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Get Educated

Resources for Mental Health Providers

Are you a mental health provider working with a client in an abusive relationship? We offer training materials about the causes and effects of intimate partner violence, as well as how to work survivors of IPV or sexual assault.


We believe that a community that is educated and informed about abuse is more prepared to protect survivors and hold abusers accountable.

Identifying abuse

One of our favorite websites is - they have educational tools to identify and learn about abusive relationships.

Cycle of Abuse
What to do next

Prioritize safety, both physically and


Increase independence, decrease isolation.
believe you believe in you.png

A key piece of working with survivors is validating their experience. How do I show that I CARE?

Ask yourself these questions:


Context: What do I know about this survivor and their story? What do I need to know?

Attitude: What energy am I projecting? How can I adjust to make everyone feel safer?

Resources: What community resources might help? Does the survivor want to be connected with them?

Empowerment: Am I allowing the client to make their own decisions? Are my services client-led?

We don't recommend couples counseling for abusive relationships.

Couples counseling rests on the foundation that both partners in the relationship are equal. Abuse creates an unequal dynamic of power and control. Learn more:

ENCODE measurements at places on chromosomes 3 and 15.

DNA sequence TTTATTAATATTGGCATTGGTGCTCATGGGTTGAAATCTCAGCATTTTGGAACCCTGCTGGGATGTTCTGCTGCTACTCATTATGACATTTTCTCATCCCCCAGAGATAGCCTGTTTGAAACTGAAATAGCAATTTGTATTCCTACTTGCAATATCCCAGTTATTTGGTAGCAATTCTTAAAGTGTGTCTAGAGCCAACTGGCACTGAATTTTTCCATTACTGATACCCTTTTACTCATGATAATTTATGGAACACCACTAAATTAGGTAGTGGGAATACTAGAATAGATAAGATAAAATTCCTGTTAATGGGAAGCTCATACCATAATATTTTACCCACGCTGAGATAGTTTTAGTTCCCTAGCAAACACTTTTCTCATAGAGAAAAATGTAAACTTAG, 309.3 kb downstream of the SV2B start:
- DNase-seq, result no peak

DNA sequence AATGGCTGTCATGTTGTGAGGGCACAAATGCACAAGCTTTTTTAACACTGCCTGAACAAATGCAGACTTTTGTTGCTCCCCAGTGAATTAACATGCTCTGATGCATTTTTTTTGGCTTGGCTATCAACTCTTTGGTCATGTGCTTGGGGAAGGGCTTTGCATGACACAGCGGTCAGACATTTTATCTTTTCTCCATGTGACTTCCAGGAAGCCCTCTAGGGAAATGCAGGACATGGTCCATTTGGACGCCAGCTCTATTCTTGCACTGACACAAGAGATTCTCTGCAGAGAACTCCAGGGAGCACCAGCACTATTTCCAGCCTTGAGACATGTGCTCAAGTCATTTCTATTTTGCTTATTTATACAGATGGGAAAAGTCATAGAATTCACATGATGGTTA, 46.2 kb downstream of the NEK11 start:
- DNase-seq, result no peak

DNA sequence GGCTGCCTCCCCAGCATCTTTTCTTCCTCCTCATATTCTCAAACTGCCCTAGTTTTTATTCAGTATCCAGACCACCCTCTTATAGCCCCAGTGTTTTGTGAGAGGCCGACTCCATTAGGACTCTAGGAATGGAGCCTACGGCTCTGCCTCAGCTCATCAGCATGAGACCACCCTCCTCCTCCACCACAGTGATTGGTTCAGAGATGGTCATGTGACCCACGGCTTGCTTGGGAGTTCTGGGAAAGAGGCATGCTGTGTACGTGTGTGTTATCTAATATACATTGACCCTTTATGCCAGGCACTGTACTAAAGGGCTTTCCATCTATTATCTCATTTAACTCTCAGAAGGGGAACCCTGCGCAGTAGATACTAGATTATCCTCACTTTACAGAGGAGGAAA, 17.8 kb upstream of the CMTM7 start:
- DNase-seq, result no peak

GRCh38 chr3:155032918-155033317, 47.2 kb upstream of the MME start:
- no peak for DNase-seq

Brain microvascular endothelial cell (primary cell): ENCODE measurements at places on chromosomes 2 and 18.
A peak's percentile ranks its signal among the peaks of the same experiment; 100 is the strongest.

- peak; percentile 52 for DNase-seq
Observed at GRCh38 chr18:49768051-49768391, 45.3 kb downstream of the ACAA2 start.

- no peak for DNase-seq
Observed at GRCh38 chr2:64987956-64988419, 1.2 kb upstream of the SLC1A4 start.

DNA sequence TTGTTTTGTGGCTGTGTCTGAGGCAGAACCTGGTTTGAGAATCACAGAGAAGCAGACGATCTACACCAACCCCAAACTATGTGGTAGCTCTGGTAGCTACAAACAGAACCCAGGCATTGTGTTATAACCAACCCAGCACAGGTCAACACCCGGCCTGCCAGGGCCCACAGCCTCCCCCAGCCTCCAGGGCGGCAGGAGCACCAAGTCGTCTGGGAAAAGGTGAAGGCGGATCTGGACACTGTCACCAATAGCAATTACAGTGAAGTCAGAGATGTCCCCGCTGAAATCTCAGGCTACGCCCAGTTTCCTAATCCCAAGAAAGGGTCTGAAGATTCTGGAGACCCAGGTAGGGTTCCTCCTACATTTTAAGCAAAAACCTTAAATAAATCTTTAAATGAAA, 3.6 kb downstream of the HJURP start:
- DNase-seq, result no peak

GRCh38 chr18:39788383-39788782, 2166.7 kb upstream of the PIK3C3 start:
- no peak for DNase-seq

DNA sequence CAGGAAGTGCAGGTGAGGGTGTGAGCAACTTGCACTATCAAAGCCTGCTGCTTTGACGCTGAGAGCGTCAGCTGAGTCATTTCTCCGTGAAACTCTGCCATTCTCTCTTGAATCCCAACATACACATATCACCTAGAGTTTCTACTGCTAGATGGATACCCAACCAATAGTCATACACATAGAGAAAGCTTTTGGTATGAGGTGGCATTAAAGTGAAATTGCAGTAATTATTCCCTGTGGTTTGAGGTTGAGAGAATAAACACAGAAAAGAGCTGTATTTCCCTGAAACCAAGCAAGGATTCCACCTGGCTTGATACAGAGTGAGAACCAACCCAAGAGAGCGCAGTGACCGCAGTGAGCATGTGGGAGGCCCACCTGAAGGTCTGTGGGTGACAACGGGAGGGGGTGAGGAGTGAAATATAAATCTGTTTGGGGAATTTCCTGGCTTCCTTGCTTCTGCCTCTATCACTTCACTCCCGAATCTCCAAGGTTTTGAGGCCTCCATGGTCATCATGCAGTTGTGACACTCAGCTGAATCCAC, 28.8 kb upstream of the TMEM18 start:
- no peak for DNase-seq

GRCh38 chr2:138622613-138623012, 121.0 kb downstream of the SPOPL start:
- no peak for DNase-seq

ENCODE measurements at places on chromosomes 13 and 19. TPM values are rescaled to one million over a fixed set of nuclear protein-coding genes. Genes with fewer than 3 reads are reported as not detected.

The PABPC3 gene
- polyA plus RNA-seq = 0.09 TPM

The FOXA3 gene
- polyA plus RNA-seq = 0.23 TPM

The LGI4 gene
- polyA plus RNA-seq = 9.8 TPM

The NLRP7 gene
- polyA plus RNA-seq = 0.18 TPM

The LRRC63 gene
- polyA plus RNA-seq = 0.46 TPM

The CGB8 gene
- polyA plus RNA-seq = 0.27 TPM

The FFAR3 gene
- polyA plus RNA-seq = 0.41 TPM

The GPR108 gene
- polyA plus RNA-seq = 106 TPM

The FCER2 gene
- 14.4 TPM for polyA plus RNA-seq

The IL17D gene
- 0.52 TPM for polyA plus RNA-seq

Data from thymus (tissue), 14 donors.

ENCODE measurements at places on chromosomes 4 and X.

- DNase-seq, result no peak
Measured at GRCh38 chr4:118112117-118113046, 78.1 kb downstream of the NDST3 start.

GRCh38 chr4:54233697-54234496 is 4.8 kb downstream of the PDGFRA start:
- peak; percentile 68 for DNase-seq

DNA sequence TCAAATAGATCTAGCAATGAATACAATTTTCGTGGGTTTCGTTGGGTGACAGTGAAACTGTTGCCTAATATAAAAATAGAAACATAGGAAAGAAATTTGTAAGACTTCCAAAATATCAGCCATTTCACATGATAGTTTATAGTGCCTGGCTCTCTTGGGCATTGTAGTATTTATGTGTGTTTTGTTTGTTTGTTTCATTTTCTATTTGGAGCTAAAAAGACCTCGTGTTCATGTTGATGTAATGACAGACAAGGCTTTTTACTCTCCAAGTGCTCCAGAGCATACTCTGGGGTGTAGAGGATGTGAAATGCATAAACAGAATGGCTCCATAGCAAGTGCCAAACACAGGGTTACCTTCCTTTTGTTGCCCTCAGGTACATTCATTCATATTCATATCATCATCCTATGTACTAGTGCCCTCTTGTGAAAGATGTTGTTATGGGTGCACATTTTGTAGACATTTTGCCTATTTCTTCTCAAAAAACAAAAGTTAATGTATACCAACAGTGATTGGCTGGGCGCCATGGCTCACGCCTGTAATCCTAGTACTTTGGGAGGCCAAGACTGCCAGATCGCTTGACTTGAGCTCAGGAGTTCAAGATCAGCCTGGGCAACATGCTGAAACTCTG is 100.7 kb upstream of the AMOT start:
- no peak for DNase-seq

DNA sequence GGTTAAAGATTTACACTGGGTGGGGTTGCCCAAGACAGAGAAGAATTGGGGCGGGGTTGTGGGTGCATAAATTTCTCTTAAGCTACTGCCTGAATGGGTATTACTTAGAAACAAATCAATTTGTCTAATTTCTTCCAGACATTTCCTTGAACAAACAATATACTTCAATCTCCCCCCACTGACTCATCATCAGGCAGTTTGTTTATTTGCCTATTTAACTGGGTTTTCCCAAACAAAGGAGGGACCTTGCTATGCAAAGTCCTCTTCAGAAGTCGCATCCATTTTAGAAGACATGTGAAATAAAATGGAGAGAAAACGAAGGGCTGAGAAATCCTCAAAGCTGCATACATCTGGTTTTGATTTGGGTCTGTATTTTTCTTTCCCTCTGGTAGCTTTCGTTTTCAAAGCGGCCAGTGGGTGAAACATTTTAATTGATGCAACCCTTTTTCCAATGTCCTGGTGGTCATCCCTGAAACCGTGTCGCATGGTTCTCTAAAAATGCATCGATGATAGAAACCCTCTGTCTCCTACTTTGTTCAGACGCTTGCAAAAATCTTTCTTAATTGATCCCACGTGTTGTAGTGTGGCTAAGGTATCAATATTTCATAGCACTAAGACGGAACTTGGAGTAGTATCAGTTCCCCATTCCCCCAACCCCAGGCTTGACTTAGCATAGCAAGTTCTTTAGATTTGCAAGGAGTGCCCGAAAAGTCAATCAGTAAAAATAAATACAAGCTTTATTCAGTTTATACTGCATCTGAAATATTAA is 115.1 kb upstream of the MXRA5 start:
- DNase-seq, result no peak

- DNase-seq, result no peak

Couples Counseling Will Not Stop Abuse by Shelley Flannery

12 Reasons Why Couples Counseling is Not Recommended When Domestic Violence is Present by Dr. Chris Huffine.


Why Does He Do That? Inside the Minds of Angry and Controlling Men

Lundy Bancroft

The Abbie Shelter's go-to resource. Learn about:

  • The early warning signs

  • Ten abusive personality types

  • The role of drugs and alcohol

  • What you can fix, and what you can't

  • How to get out of a relationship safely

Order on Amazon

Why Does He Do That?

The Power and Control Wheel

A tool to understand abuse.

"In 1984, staff at the Domestic Abuse Intervention Project (DAIP) began developing curricula for groups for men who batter and victims of domestic violence. We wanted a way to describe battering for victims, offenders, practitioners in the criminal justice system and the general public. Over several months, we convened focus groups of women who had been battered. We listened to heart-wrenching stories of violence, terror and survival. After listening to these stories and asking questions, we documented the most common abusive behaviors or tactics that were used against these women. The tactics chosen for the wheel were those that were most universally experienced by battered women."

Learn more:

Check out the Duluth Model on YouTube

Power & Control Wheel
Equality Wheel

Partner-Inflicted Brain Injuries - The Ohio Domestic Violence Network


Brain injuries are common among survivors, and symptoms may look similar to mental illness.

Take this free training: Strangulation, Traumatic Brain Injury, & Domestic Violence: Partner-Inflicted Brain Injury Series

To access more resources, visit the website:

Danger Assessment

This tool was developed by Dr. Jacqueline Campbell with Johns Hopkins School of Nursing after years of research with survivors of intimate partner violence.

"The Danger Assessment helps to determine the level of danger an abused woman has of being killed by her intimate partner. It is free and available to the public. Using the Danger Assessment requires the weighted scoring and interpretation that is provided after completing the training. The Danger Assessment is available in a variety of languages."

Danger Assessment

Are you looking to consult with another mental health provider

who is already trained to work with survivors?

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